Mistakes the $315 million Powerball winner should avoid

Whoever is holding the winning ticket for Powerball’s jackpot is likely discovering that picking the right numbers was the easy part.

Sold in New Jersey, a single ticket snagged the $315.3 million grand prize in the game’s Saturday night drawing. That amount is reduced to $183.2 million if the winner (or winners) chooses a lump sum instead of spreading it out over several decades.

Whoever gets that windfall will discover that handling sudden wealth can be overwhelming. It’s not as simple as taking the check and going on with your life.

First up, say experts, is trying to protect your identity. However, the ticket was purchased in New Jersey, a state that does not allow lottery winners to claim their prize anonymously.

While the winner could claim the cash via a trust, New Jersey lottery officials can release the person’s name and hometown according to state laws, said Jason Kurland, an attorney with Certilman Balin Adler & Hyman, a law firm in East Meadow, New York.

Only a handful of states let winners remain anonymous when they collect their prize.

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While anonymity is impossible in this case, the winner should assemble a team of professionals who are experienced in helping lottery winners. That includes an attorney — this should be the first call — an accountant and a financial advisor. These experts should be chosen carefully.

Here are some other tips for winners.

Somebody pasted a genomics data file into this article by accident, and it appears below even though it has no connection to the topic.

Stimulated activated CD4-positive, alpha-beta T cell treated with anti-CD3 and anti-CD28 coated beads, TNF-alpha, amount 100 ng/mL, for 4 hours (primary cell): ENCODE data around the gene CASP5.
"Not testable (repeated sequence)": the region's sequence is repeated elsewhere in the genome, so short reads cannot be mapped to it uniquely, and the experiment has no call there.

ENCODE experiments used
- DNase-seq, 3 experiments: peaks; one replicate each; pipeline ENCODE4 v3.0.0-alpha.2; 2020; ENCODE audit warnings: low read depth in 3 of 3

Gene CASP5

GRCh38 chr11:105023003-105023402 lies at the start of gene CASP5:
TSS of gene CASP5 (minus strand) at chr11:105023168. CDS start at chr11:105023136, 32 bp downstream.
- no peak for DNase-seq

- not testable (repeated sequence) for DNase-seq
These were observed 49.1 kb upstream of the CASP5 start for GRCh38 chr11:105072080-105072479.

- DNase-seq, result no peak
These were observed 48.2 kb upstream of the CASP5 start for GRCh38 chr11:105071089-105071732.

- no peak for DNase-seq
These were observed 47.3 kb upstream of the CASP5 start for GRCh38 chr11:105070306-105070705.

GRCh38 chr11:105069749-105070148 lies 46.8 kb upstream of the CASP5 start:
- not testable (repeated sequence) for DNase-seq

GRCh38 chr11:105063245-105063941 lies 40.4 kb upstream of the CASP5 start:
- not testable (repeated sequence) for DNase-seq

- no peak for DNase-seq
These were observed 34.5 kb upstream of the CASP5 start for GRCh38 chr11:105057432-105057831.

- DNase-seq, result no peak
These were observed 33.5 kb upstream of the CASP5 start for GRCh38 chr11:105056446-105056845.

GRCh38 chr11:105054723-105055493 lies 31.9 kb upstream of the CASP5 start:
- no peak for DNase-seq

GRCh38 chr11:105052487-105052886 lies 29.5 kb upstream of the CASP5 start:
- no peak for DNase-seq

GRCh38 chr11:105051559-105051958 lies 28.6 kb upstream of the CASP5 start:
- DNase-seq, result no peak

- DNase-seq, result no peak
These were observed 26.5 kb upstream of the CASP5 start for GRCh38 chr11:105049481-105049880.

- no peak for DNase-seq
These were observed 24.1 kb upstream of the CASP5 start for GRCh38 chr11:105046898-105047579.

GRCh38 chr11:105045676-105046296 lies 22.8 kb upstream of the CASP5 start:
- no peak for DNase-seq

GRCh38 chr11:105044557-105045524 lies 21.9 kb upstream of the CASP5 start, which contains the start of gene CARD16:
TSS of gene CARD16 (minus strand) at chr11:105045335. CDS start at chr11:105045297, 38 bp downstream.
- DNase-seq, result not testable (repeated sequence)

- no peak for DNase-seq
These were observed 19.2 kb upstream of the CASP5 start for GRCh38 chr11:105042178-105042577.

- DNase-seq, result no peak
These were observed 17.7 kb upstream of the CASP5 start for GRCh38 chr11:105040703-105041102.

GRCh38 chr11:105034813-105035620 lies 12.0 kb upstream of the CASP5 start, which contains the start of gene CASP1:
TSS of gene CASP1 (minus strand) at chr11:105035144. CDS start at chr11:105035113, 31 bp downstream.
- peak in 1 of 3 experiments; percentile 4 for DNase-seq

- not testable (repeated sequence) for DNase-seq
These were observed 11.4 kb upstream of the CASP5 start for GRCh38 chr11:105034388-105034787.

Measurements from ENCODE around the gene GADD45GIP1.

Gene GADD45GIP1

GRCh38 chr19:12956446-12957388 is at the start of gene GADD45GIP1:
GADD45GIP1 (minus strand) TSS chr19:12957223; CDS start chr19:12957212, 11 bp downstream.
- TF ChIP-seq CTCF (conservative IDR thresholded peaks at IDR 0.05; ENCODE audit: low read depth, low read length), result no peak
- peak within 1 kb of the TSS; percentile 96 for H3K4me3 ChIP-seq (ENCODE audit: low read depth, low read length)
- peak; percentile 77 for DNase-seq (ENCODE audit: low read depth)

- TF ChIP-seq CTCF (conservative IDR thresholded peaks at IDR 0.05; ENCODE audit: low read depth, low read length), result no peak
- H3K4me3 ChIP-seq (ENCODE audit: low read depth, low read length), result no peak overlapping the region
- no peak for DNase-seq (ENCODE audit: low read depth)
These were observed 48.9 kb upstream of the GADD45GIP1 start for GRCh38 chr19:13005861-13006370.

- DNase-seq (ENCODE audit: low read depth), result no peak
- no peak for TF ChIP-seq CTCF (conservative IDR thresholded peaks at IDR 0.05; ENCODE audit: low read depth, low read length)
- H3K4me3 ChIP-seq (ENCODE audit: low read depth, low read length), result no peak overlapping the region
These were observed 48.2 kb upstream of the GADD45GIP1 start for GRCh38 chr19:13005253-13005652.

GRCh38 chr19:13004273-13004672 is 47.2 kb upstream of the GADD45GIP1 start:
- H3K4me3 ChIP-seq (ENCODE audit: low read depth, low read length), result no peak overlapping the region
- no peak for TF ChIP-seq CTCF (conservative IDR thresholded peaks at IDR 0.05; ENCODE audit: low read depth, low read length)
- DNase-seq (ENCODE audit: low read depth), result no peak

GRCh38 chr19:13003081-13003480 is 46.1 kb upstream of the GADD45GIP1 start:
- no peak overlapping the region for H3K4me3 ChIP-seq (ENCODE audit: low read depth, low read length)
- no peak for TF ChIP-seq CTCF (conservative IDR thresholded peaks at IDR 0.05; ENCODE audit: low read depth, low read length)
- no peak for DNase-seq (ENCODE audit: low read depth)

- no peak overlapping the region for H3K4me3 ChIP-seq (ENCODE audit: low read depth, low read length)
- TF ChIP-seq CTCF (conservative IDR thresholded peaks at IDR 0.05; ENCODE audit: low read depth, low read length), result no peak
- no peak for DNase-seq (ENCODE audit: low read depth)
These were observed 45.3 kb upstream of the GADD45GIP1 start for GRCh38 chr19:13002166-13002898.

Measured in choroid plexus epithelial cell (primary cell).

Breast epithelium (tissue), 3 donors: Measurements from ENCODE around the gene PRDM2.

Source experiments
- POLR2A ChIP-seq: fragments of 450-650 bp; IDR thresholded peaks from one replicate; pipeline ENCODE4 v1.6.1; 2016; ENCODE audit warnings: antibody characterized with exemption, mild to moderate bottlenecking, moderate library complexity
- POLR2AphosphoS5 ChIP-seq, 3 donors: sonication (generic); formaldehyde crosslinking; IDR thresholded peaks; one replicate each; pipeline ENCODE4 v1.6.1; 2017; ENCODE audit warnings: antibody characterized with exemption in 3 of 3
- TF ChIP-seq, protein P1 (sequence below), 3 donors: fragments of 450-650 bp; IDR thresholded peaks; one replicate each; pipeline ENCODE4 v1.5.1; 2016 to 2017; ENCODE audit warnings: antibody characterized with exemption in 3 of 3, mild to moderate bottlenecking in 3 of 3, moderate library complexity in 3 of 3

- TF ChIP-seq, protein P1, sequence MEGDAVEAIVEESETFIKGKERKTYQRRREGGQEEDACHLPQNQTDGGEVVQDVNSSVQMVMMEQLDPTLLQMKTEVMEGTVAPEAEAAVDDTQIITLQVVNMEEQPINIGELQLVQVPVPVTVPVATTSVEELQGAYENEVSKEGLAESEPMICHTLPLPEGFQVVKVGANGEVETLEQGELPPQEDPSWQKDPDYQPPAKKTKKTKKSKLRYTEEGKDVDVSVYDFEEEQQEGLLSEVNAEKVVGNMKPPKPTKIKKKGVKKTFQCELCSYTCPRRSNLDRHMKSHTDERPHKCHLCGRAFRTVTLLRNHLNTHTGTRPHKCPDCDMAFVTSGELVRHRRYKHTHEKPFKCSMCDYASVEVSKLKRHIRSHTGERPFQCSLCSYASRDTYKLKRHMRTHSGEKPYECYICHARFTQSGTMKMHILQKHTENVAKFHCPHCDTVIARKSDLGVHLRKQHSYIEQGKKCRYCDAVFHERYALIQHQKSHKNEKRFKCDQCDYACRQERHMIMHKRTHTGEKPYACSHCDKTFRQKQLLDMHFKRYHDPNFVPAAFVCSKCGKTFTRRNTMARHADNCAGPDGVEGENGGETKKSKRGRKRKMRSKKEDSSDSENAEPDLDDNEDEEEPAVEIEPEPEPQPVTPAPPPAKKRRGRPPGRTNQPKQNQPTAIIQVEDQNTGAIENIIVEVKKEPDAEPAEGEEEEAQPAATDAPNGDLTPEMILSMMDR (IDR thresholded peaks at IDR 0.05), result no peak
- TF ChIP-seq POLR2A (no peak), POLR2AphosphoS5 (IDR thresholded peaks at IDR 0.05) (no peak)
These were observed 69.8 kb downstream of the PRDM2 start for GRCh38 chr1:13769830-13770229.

Keep the ticket close

The general advice is to sign the winning ticket and make several copies. The idea is that if you somehow are separated from the ticket, your signature should help ensure you get the prize.

However, a recent lawsuit in New Hampshire shows the importance of knowing your state laws before you do much of anything.

In that court case, a woman known only as Jane Doe sued to keep her identity private after winning the $559.7 million Powerball drawing on Jan. 6. She had signed the back of her ticket, only to discover that her signature meant she could not opt to claim her winnings anonymously.

While the judge ultimately ruled that her right to privacy was more important than the public’s right to know her name — she was allowed to collect the money via a trust — the situation illustrates the importance of knowing your options.

Take a deep breath

Typically, lottery winners have several months to claim their prize. This gives you time to assemble a team of advisors.

When you suddenly become so wealthy, protecting your assets will become a priority. Make sure you choose your team carefully.

Consider vulnerability

Whether you remain anonymous or not, actually spending the money could reveal your new-found wealth. Experts say that having this cash makes you more vulnerable to lawsuits.

“If someone gets in a car accident with you or falls in your home and they think you have deep pockets, they might try taking legal action against you,” said Annmarie Camp, an executive vice president at Chubb Personal Risk Services.

“Even if you’re in an accident, and a high-end luxury vehicle comes to pick you up, the other person might say, ‘Hmm, maybe my neck does hurt,’” Camp said. “That is absolutely a reality.”

Consult with an insurance agent who can offer protection against such potential claims, and make sure there are no gaps in your coverage.

Decide how to take your winnings

Figure out whether to take the lump sum or 30 allotments over 29 years. This decision is often made based on your tax situation. This is when relying on the advice of pros (and not family or friends) makes sense.

Consider the big picture

Before spending a dime, think about what this sudden wealth means — not only financially, but emotionally.

Give yourself time to process the magnitude of your win. This is often when winners begin to think about their legacy and what societal contributions they want to make. Some even set up their own charitable organizations.

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